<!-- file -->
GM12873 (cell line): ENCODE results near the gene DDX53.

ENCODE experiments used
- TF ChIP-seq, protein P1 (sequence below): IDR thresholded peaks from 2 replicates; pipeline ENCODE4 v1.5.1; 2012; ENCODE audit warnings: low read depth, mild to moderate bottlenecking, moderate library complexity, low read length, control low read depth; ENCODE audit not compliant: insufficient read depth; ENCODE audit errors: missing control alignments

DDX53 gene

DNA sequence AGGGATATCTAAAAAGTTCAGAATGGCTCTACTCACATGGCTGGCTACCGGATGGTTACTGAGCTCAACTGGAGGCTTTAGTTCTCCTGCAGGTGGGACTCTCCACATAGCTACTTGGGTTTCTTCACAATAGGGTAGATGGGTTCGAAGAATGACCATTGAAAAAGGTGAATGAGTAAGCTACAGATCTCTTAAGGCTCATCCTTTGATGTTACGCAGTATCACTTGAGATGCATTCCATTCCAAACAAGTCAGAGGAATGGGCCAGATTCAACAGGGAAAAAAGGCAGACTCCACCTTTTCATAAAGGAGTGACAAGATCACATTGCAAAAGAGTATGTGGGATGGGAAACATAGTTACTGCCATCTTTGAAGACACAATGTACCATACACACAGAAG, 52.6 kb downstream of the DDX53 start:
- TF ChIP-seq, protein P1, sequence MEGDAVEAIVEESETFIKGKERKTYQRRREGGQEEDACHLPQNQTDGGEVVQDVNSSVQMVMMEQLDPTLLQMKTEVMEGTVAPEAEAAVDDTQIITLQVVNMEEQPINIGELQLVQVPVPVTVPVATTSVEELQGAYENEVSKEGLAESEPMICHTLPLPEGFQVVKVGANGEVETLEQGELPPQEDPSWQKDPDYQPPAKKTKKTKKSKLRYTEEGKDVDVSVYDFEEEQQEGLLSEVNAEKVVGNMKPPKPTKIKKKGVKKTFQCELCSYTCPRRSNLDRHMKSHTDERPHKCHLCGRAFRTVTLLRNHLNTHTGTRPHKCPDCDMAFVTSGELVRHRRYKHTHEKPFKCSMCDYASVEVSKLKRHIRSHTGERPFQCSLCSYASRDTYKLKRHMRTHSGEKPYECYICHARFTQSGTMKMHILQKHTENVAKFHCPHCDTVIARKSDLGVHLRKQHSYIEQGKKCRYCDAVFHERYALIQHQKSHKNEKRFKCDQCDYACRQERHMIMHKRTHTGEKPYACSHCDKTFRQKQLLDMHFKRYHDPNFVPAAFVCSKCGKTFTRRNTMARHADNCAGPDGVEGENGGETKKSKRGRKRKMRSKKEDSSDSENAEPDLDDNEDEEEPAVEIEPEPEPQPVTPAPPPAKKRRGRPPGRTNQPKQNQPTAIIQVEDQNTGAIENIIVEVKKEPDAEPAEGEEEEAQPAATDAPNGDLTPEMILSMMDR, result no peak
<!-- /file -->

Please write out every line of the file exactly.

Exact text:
GM12873 (cell line): ENCODE results near the gene DDX53.

ENCODE experiments used
- TF ChIP-seq, protein P1 (sequence below): IDR thresholded peaks from 2 replicates; pipeline ENCODE4 v1.5.1; 2012; ENCODE audit warnings: low read depth, mild to moderate bottlenecking, moderate library complexity, low read length, control low read depth; ENCODE audit not compliant: insufficient read depth; ENCODE audit errors: missing control alignments

DDX53 gene

DNA sequence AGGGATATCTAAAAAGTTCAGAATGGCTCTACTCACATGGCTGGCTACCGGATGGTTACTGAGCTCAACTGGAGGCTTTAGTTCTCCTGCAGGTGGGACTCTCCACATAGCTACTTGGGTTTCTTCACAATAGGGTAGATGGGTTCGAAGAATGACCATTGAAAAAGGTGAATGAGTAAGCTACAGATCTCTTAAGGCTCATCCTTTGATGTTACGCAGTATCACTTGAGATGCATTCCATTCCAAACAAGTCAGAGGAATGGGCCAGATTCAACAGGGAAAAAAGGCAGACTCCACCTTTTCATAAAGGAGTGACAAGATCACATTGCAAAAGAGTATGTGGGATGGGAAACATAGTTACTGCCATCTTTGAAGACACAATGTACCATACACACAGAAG, 52.6 kb downstream of the DDX53 start:
- TF ChIP-seq, protein P1, sequence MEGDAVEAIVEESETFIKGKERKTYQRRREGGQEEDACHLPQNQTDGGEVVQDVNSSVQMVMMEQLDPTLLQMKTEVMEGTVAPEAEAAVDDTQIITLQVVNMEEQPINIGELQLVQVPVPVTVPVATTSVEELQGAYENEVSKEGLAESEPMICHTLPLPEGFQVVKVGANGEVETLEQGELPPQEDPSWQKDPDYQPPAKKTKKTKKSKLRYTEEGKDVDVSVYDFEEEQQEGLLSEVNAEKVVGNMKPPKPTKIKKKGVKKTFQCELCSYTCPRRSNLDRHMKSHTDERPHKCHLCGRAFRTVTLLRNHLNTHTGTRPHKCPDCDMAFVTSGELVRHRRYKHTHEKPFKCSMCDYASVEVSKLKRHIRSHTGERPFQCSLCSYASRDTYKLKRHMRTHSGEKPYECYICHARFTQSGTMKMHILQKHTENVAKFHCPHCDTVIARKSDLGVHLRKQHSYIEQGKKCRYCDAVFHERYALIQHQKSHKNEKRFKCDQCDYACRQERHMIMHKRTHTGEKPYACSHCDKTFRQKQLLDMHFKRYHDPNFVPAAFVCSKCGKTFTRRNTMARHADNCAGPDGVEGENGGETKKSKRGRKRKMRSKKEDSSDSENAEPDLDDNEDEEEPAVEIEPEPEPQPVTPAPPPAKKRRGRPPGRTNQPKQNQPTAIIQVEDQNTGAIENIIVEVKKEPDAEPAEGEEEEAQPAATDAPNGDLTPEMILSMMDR, result no peak